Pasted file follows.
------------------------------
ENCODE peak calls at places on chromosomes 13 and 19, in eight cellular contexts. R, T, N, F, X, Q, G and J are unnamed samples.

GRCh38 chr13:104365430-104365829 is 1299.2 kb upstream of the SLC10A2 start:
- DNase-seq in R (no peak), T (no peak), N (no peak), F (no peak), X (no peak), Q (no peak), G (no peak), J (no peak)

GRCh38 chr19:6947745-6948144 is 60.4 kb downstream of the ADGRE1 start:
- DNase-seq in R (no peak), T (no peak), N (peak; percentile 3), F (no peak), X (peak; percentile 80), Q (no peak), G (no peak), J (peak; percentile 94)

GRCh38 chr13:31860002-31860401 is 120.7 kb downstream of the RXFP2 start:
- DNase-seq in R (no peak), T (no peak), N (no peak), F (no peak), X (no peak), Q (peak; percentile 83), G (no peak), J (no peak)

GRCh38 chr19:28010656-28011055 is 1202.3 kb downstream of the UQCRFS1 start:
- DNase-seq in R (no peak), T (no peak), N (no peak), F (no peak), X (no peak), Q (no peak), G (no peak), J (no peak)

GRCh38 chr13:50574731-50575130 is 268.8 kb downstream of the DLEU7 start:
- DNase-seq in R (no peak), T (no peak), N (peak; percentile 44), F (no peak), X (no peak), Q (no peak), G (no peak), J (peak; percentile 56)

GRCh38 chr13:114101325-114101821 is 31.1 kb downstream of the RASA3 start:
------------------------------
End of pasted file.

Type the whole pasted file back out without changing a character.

ENCODE peak calls at places on chromosomes 13 and 19, in eight cellular contexts. R, T, N, F, X, Q, G and J are unnamed samples.

GRCh38 chr13:104365430-104365829 is 1299.2 kb upstream of the SLC10A2 start:
- DNase-seq in R (no peak), T (no peak), N (no peak), F (no peak), X (no peak), Q (no peak), G (no peak), J (no peak)

GRCh38 chr19:6947745-6948144 is 60.4 kb downstream of the ADGRE1 start:
- DNase-seq in R (no peak), T (no peak), N (peak; percentile 3), F (no peak), X (peak; percentile 80), Q (no peak), G (no peak), J (peak; percentile 94)

GRCh38 chr13:31860002-31860401 is 120.7 kb downstream of the RXFP2 start:
- DNase-seq in R (no peak), T (no peak), N (no peak), F (no peak), X (no peak), Q (peak; percentile 83), G (no peak), J (no peak)

GRCh38 chr19:28010656-28011055 is 1202.3 kb downstream of the UQCRFS1 start:
- DNase-seq in R (no peak), T (no peak), N (no peak), F (no peak), X (no peak), Q (no peak), G (no peak), J (no peak)

GRCh38 chr13:50574731-50575130 is 268.8 kb downstream of the DLEU7 start:
- DNase-seq in R (no peak), T (no peak), N (peak; percentile 44), F (no peak), X (no peak), Q (no peak), G (no peak), J (peak; percentile 56)

GRCh38 chr13:114101325-114101821 is 31.1 kb downstream of the RASA3 start: